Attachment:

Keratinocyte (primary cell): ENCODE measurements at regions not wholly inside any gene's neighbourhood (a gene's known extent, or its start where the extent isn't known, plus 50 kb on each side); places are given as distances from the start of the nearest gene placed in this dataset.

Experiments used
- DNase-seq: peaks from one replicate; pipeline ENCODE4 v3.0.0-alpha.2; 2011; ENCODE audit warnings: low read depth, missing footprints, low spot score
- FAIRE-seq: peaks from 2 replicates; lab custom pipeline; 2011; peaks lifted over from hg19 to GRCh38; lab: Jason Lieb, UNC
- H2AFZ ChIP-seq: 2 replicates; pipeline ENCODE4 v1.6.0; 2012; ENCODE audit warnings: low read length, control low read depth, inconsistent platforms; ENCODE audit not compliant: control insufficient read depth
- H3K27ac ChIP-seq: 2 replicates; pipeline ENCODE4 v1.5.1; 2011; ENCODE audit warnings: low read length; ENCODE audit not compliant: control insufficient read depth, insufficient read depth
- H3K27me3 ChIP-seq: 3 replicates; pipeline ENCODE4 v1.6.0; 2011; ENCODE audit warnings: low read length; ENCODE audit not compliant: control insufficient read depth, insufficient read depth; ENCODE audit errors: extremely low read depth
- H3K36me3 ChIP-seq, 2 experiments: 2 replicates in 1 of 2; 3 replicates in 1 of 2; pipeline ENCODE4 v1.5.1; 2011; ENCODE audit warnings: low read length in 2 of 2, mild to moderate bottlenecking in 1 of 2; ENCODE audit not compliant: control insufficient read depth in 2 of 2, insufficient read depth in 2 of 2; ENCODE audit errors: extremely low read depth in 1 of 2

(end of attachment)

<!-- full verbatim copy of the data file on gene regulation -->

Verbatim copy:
Keratinocyte (primary cell): ENCODE measurements at regions not wholly inside any gene's neighbourhood (a gene's known extent, or its start where the extent isn't known, plus 50 kb on each side); places are given as distances from the start of the nearest gene placed in this dataset.

Experiments used
- DNase-seq: peaks from one replicate; pipeline ENCODE4 v3.0.0-alpha.2; 2011; ENCODE audit warnings: low read depth, missing footprints, low spot score
- FAIRE-seq: peaks from 2 replicates; lab custom pipeline; 2011; peaks lifted over from hg19 to GRCh38; lab: Jason Lieb, UNC
- H2AFZ ChIP-seq: 2 replicates; pipeline ENCODE4 v1.6.0; 2012; ENCODE audit warnings: low read length, control low read depth, inconsistent platforms; ENCODE audit not compliant: control insufficient read depth
- H3K27ac ChIP-seq: 2 replicates; pipeline ENCODE4 v1.5.1; 2011; ENCODE audit warnings: low read length; ENCODE audit not compliant: control insufficient read depth, insufficient read depth
- H3K27me3 ChIP-seq: 3 replicates; pipeline ENCODE4 v1.6.0; 2011; ENCODE audit warnings: low read length; ENCODE audit not compliant: control insufficient read depth, insufficient read depth; ENCODE audit errors: extremely low read depth
- H3K36me3 ChIP-seq, 2 experiments: 2 replicates in 1 of 2; 3 replicates in 1 of 2; pipeline ENCODE4 v1.5.1; 2011; ENCODE audit warnings: low read length in 2 of 2, mild to moderate bottlenecking in 1 of 2; ENCODE audit not compliant: control insufficient read depth in 2 of 2, insufficient read depth in 2 of 2; ENCODE audit errors: extremely low read depth in 1 of 2